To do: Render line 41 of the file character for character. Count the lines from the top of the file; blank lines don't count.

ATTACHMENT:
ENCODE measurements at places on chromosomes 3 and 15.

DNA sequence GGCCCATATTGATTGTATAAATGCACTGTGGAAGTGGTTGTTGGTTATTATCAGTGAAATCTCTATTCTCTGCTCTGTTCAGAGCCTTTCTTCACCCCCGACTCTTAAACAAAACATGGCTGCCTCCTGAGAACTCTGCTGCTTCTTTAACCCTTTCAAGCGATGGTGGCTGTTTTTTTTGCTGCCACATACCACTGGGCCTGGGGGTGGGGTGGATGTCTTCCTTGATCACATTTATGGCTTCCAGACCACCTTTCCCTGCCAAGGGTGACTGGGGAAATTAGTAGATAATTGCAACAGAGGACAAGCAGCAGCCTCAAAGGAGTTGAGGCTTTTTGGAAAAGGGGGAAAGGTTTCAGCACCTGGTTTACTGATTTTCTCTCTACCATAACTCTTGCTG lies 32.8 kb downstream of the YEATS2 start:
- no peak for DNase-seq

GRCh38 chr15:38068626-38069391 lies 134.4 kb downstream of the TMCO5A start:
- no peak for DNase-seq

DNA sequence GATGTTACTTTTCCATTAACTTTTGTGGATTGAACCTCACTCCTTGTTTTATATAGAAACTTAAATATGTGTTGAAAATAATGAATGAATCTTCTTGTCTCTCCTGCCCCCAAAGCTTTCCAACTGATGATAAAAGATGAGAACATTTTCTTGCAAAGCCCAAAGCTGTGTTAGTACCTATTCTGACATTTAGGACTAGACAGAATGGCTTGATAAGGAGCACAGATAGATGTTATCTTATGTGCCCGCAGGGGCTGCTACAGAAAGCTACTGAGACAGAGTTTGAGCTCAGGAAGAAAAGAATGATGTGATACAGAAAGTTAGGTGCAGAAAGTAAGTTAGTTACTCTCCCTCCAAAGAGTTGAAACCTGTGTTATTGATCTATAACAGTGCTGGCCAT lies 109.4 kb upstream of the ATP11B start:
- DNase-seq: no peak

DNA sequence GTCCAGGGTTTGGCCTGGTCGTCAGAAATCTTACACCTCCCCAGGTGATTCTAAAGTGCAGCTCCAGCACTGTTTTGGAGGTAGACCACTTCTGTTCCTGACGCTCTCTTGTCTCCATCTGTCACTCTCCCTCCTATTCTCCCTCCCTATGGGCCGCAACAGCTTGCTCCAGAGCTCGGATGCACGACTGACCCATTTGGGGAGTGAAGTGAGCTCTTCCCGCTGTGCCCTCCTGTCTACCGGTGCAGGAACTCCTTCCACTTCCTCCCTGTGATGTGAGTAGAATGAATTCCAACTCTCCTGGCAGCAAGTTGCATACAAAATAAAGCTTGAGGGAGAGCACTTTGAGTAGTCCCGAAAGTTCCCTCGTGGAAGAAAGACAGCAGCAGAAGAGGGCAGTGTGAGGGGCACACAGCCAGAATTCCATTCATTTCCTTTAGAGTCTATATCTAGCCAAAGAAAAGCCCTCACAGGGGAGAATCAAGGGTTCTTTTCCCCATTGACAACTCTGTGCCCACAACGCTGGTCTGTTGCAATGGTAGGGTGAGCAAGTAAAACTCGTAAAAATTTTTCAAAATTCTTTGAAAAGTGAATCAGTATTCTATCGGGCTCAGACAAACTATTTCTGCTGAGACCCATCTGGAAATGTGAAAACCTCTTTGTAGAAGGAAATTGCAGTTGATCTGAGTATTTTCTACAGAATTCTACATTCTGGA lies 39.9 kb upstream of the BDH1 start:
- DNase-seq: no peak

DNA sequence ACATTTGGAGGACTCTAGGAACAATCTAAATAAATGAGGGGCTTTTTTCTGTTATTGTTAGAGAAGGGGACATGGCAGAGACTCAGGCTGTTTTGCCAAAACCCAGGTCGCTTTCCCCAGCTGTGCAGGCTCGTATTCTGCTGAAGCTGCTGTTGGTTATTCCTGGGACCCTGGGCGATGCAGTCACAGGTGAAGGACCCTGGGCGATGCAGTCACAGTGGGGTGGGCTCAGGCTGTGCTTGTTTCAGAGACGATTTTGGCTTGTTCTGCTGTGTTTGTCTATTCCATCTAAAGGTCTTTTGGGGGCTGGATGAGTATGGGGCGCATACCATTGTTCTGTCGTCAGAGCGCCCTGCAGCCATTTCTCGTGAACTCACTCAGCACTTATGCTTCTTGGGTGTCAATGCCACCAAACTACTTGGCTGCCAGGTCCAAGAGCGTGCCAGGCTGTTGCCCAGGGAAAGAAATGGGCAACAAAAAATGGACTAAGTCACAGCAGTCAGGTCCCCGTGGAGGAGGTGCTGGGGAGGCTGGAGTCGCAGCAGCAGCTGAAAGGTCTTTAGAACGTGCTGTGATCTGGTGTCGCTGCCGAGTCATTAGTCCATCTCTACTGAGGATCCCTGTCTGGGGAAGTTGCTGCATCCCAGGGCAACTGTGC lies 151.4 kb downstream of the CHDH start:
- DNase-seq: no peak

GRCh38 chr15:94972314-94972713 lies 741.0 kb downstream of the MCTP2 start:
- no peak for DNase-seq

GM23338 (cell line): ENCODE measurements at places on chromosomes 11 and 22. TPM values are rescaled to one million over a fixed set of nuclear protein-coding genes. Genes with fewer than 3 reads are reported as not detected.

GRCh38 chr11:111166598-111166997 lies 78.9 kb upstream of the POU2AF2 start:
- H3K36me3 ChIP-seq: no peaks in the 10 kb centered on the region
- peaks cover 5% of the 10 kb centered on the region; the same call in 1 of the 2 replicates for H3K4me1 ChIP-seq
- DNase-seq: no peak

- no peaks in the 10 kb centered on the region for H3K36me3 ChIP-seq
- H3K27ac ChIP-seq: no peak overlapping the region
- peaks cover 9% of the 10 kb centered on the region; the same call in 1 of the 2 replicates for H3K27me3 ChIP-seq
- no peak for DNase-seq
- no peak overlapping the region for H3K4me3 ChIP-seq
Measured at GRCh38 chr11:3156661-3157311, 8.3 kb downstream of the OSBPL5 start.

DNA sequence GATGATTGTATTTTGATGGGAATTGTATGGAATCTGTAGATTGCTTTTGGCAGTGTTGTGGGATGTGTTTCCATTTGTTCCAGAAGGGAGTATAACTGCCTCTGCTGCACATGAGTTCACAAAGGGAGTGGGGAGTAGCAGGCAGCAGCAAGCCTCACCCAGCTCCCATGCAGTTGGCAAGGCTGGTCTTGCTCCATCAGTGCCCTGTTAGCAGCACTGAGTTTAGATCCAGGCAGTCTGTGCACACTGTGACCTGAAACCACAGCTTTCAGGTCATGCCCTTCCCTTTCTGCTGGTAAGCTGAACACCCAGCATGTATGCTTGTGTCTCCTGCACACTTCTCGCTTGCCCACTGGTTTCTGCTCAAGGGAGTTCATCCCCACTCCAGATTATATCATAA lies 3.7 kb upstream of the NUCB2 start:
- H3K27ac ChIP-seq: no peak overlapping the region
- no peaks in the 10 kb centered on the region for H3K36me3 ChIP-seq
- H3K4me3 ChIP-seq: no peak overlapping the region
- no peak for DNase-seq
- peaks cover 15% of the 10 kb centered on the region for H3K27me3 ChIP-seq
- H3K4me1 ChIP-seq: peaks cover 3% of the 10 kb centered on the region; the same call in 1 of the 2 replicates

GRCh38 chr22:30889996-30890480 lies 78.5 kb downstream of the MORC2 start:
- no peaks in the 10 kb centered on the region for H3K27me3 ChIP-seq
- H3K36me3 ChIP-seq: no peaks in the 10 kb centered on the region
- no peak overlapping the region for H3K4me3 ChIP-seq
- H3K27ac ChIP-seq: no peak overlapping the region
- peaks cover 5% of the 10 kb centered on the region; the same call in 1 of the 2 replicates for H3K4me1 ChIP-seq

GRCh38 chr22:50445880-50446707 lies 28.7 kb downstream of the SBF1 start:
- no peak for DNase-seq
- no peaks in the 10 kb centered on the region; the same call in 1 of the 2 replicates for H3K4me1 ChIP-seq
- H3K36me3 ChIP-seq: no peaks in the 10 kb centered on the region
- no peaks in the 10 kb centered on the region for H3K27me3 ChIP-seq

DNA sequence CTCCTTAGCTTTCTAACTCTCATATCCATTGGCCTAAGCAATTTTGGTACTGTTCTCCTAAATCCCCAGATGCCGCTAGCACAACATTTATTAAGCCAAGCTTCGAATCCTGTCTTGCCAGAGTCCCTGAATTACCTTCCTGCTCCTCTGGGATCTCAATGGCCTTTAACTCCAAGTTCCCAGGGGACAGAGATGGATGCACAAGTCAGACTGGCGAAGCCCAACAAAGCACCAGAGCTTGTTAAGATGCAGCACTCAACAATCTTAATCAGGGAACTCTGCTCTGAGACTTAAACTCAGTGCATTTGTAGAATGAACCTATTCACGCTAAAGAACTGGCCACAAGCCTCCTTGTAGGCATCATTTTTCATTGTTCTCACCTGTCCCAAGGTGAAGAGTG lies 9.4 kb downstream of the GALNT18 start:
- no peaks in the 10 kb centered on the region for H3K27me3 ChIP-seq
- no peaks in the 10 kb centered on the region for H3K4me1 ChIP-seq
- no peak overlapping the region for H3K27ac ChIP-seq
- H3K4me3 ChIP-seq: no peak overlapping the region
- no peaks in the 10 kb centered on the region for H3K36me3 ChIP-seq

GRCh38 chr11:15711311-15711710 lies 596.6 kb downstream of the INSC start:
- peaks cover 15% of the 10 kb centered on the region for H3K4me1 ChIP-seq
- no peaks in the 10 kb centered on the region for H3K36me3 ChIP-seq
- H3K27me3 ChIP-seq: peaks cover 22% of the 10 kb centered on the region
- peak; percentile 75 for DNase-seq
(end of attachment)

- H3K36me3 ChIP-seq: no peaks in the 10 kb centered on the region